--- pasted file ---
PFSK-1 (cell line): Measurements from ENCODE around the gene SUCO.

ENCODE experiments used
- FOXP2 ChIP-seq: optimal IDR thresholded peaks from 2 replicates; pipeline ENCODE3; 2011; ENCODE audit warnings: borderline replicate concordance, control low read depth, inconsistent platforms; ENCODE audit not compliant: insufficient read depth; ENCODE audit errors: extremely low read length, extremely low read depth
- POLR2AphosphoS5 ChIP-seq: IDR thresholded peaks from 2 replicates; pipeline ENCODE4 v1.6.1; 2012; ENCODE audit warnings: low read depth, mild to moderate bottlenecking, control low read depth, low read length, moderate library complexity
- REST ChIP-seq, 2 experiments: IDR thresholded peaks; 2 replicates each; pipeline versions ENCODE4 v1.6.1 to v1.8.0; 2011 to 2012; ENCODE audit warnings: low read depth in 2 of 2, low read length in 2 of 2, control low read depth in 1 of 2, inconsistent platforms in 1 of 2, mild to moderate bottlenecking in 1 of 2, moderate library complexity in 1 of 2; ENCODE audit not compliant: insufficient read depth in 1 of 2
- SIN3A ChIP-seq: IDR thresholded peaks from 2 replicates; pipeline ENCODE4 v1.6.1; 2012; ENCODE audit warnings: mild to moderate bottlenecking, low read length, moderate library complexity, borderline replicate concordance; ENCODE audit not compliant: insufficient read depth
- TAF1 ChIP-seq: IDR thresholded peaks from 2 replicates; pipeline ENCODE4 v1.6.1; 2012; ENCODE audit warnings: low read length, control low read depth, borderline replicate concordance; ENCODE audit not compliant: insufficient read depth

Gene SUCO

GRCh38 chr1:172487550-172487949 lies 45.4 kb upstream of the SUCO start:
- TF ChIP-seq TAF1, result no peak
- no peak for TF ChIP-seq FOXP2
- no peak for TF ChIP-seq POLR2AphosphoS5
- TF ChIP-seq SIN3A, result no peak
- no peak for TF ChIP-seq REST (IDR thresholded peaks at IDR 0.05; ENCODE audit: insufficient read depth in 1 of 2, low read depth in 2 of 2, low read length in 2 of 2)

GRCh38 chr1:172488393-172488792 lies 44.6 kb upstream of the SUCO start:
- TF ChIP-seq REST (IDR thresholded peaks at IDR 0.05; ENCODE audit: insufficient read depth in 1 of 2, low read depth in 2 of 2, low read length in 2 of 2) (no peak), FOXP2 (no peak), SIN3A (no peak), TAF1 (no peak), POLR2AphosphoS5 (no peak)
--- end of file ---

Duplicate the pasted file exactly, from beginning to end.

PFSK-1 (cell line): Measurements from ENCODE around the gene SUCO.

ENCODE experiments used
- FOXP2 ChIP-seq: optimal IDR thresholded peaks from 2 replicates; pipeline ENCODE3; 2011; ENCODE audit warnings: borderline replicate concordance, control low read depth, inconsistent platforms; ENCODE audit not compliant: insufficient read depth; ENCODE audit errors: extremely low read length, extremely low read depth
- POLR2AphosphoS5 ChIP-seq: IDR thresholded peaks from 2 replicates; pipeline ENCODE4 v1.6.1; 2012; ENCODE audit warnings: low read depth, mild to moderate bottlenecking, control low read depth, low read length, moderate library complexity
- REST ChIP-seq, 2 experiments: IDR thresholded peaks; 2 replicates each; pipeline versions ENCODE4 v1.6.1 to v1.8.0; 2011 to 2012; ENCODE audit warnings: low read depth in 2 of 2, low read length in 2 of 2, control low read depth in 1 of 2, inconsistent platforms in 1 of 2, mild to moderate bottlenecking in 1 of 2, moderate library complexity in 1 of 2; ENCODE audit not compliant: insufficient read depth in 1 of 2
- SIN3A ChIP-seq: IDR thresholded peaks from 2 replicates; pipeline ENCODE4 v1.6.1; 2012; ENCODE audit warnings: mild to moderate bottlenecking, low read length, moderate library complexity, borderline replicate concordance; ENCODE audit not compliant: insufficient read depth
- TAF1 ChIP-seq: IDR thresholded peaks from 2 replicates; pipeline ENCODE4 v1.6.1; 2012; ENCODE audit warnings: low read length, control low read depth, borderline replicate concordance; ENCODE audit not compliant: insufficient read depth

Gene SUCO

GRCh38 chr1:172487550-172487949 lies 45.4 kb upstream of the SUCO start:
- TF ChIP-seq TAF1, result no peak
- no peak for TF ChIP-seq FOXP2
- no peak for TF ChIP-seq POLR2AphosphoS5
- TF ChIP-seq SIN3A, result no peak
- no peak for TF ChIP-seq REST (IDR thresholded peaks at IDR 0.05; ENCODE audit: insufficient read depth in 1 of 2, low read depth in 2 of 2, low read length in 2 of 2)

GRCh38 chr1:172488393-172488792 lies 44.6 kb upstream of the SUCO start:
- TF ChIP-seq REST (IDR thresholded peaks at IDR 0.05; ENCODE audit: insufficient read depth in 1 of 2, low read depth in 2 of 2, low read length in 2 of 2) (no peak), FOXP2 (no peak), SIN3A (no peak), TAF1 (no peak), POLR2AphosphoS5 (no peak)